[Viewpoint] The influence of health on history

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[Viewpoint] The influence of health on history

Every time Oct. 26 arrives, I revisit one of the oddest mysteries of modern Korean history. What led Director Kim Jae-kyu of the KCIA to kill his oldest friend and revered boss, President Park Chung Hee, on this day in 1979 without even plans for escape or a coup d’etat? What prompted him to race toward a tragic and suicidal end?

A while ago, I came across a clue to the conundrum. A retired journalist confided to me that he had learned from a private doctor of Kim Jae-kyu that the former head of the powerful security agency suffered from serious erectile dysfunction.

I persuaded the doctor, who first obstinately refused to share confidential information about his patient, to tell the tale by saying he might hold a key to a historical mystery. He said he secretly treated Kim three or four times between 1976 and 1977 in the secret room of the Blue House where Kim assassinated the president.

He discovered his patients’ testicles were in a poor state. There was no pharmaceutical solution like Viagra in those days, which actually could not have helped him, the doctor said. The only solution would have been a surgical vacuum pump, a medical device that didn’t exist in the country at that time.

The 50-year-old security chief suffered from cirrhosis. Liver failure is associated with the loss of libido and impotence. He continued that there was medication available from the United States, but could be risky due to his liver condition. The doctor, however, proposed introducing Kim to his American medical professor. But Kim was hesitant as it meant he would have to tell the truth to the president and possibly lose his job. The doctor had to give up the case.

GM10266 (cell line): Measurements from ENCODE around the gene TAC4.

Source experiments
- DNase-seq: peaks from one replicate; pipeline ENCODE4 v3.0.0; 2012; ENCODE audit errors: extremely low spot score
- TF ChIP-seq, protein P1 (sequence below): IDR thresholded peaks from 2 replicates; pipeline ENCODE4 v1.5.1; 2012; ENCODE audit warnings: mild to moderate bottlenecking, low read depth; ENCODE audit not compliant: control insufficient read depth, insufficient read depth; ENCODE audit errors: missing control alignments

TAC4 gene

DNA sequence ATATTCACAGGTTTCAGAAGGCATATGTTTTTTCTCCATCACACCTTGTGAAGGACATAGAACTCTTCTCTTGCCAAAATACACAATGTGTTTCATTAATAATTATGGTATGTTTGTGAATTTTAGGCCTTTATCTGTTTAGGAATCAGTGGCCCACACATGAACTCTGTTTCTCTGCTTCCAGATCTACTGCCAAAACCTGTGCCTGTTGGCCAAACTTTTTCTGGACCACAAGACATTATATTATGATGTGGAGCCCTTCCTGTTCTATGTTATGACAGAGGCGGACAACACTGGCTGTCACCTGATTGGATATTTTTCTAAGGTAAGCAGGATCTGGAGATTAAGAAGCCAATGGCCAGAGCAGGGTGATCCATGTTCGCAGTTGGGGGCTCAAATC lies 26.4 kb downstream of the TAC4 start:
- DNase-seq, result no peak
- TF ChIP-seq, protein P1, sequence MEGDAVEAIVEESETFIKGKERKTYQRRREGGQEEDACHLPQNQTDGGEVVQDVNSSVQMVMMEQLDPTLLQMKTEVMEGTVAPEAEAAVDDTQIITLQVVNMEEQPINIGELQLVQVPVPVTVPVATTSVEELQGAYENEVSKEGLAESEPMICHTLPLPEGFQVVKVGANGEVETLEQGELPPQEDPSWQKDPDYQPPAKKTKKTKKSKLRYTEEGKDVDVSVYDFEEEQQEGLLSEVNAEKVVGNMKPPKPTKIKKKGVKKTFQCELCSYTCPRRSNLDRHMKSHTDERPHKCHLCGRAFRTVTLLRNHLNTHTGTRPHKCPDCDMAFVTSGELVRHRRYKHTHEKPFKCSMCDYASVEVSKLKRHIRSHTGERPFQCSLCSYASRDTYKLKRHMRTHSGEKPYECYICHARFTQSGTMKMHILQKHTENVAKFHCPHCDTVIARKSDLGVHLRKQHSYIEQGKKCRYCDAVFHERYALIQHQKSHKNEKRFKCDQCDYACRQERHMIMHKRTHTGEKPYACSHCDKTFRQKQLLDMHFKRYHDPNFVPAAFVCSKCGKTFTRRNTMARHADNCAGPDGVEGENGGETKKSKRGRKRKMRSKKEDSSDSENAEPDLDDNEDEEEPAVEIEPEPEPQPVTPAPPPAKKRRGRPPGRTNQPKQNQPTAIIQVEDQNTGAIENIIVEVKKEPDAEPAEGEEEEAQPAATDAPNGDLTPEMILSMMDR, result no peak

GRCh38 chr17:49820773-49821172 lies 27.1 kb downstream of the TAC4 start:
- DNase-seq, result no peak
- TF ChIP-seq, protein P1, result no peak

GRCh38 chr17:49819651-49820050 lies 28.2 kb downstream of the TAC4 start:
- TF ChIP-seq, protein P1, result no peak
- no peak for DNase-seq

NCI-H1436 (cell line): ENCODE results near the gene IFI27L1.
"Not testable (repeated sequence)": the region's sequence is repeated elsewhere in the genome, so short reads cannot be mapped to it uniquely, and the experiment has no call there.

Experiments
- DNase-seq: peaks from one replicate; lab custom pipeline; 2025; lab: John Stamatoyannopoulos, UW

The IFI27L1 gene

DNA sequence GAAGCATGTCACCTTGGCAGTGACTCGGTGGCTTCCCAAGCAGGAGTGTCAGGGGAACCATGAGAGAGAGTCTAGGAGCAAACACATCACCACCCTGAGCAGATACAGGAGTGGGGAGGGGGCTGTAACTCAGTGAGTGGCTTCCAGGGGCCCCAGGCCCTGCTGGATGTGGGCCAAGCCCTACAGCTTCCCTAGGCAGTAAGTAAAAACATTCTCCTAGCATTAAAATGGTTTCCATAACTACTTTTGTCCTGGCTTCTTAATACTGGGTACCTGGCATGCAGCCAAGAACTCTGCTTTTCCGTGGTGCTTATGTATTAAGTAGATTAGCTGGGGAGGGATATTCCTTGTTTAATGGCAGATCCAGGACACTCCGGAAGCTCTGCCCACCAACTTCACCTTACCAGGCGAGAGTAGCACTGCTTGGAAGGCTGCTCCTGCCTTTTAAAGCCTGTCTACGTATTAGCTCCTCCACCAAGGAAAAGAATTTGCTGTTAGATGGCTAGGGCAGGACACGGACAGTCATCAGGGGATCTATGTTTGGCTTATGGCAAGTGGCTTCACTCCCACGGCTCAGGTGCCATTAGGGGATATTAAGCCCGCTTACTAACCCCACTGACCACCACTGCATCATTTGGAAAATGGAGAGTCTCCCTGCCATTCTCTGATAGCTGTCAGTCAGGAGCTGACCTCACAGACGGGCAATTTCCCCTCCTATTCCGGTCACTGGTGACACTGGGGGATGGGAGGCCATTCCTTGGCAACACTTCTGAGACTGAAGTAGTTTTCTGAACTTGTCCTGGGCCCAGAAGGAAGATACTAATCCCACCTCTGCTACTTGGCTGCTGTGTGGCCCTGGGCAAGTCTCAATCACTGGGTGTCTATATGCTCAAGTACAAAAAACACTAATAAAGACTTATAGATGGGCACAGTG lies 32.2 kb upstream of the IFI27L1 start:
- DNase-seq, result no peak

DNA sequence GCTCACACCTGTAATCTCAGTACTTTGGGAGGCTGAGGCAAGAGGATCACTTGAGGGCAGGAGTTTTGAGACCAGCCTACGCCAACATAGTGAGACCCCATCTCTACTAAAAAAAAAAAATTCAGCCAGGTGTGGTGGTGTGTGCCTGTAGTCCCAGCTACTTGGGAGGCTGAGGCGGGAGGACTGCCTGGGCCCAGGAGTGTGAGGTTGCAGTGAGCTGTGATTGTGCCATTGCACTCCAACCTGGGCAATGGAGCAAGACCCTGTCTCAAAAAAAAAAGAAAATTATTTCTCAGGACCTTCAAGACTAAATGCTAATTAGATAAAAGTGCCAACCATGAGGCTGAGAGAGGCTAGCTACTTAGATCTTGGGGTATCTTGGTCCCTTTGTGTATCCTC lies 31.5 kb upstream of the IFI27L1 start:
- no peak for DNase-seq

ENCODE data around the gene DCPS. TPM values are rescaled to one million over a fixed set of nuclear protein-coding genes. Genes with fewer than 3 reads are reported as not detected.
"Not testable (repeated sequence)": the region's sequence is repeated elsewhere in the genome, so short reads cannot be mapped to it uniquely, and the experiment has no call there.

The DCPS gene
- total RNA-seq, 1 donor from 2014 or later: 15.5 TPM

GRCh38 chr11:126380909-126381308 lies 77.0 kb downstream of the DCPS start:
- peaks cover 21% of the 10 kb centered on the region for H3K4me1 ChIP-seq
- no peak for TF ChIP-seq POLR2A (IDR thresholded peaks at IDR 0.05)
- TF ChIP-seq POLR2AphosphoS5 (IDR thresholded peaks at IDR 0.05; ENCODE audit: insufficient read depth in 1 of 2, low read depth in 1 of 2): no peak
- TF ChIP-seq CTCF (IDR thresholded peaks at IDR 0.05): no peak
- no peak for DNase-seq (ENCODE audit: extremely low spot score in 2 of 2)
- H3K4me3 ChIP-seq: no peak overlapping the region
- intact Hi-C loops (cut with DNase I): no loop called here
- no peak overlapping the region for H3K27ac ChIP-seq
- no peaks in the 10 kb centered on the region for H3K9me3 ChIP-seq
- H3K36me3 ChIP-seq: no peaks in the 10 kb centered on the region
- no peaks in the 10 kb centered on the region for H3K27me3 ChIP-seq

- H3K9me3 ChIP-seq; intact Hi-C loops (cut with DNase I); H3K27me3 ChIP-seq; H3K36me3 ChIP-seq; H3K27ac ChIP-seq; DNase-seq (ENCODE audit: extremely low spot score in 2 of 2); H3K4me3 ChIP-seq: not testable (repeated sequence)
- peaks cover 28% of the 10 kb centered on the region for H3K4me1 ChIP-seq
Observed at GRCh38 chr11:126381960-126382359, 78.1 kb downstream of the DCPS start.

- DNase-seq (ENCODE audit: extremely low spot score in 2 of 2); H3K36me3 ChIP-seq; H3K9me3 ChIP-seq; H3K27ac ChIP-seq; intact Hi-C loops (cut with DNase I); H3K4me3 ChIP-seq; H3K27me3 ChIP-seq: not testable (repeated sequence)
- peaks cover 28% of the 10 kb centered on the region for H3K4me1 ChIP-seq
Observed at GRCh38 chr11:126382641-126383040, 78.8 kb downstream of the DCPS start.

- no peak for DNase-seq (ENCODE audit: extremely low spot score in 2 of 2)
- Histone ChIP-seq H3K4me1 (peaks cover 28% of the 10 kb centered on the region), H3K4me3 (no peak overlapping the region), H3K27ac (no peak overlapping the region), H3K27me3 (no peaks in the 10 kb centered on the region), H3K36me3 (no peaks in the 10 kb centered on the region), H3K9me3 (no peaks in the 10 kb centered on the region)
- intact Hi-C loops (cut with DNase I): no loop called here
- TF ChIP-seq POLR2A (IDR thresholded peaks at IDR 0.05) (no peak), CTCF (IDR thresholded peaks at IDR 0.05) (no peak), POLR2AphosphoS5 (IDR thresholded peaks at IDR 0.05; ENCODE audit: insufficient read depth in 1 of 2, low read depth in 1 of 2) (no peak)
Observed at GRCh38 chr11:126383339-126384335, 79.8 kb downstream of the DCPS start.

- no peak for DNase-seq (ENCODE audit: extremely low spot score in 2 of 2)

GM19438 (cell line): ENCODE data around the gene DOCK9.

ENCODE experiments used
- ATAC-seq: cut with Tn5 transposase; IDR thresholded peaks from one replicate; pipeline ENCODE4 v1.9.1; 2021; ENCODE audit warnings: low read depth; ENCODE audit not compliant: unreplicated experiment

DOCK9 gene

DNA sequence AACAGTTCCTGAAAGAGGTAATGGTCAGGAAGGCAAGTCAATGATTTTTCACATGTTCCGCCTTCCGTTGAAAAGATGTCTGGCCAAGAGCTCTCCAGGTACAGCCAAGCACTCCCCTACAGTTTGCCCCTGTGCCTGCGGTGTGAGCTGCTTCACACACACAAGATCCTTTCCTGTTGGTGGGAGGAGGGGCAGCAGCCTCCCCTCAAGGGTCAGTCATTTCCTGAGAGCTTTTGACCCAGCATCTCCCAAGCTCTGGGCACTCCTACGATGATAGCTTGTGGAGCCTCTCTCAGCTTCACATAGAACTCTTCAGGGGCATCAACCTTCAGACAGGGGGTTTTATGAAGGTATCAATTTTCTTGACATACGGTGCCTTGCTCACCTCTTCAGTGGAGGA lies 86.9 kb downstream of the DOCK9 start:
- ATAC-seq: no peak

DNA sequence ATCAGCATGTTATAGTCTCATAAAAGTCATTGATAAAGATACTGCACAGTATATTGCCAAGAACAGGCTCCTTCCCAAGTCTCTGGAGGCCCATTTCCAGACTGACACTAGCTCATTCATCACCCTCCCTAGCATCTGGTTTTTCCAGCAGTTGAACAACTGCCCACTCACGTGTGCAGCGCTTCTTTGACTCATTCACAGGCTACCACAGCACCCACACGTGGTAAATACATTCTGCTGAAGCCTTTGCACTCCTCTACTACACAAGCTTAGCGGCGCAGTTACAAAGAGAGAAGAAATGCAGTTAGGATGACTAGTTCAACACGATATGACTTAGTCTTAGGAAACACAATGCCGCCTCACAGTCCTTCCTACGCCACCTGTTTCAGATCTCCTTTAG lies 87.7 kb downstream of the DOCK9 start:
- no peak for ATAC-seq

The loss of virility might have weighed on Kim and caused him pain over the following two years, leading up to his death. Kim, a lieutenant general, was already involved in a power struggle with Cha Ji-chul, a retired lieutenant colonel and head of the Presidential Security Service. Kim felt belittled and humiliated by Cha, who used to teach karate to special combat soldiers, when it came to his appearance and health.

His sexual problems might have aggravated his hostility to Cha, who in contrast was full of machismo. He also might have been resentful against his lifelong friend, the president, who doted on Cha. The doctor added his pathological analysis that Kim might have been suffering from serious depression, leading to his impromptu and drastic actions on the night of Oct. 26.

Health-related phobias have influenced many authoritative figures throughout history. Historian Henrik Eberle, co-author of the book, “Was Hitler Ill?,” gave a unique account of Adolf Hitler’s fragile state based on medical archives and classified files maintained by the Fuhrer’s personal doctor, Theodor Morrell. By the time he was 55, toward the end of World War II, Hitler was on 82 medications and suffering a variety of symptoms including chronic headaches, cramps and high blood pressure.

His fear of health problems in some way may have played a part in his monstrous acts against the Jews. The robust physique of a leader can somehow epitomize the vitality of a country. The healthy young appearances of Presidents Bill Clinton and Barack Obama or the sturdy look of Chinese leaders Hu Jintao, Wen Jiabao and Xi Jinping befit the mighty status they enjoy on the global stage.

English philosopher Francis Bacon said, “A healthy body is the guest-chamber of the soul; a sick, its prison.” Kim must have been tormented in his “prison of the soul.” History may have taken a different turn if he had lived comfortably with his soul in a guest-chamber.

Korean history is once again affected by a certain leader’s health condition. The omnipotent leader of the reclusive state on the other side of our northern border is in a haggard state and limping on his left leg, after suffering a stroke. A black blemish on his right face is getting bigger, a sign of a dysfunctional kidney from diabetes complications.

We are witnessing a sequence of oddities playing out in the country under the rule of an erratic leader in deteriorating health. A submarine sneaks into southern waters and fires a torpedo at a South Korean naval ship, killing 46 sailors, and a youth in his twenties assumes the crown in a third-generation hereditary succession. What is worrisome is that the strange events may just be the harbinger to an unpredictable and unfathomable era.

*The writer is an editorial writer of the JoongAng Ilbo.


By Kim Jin

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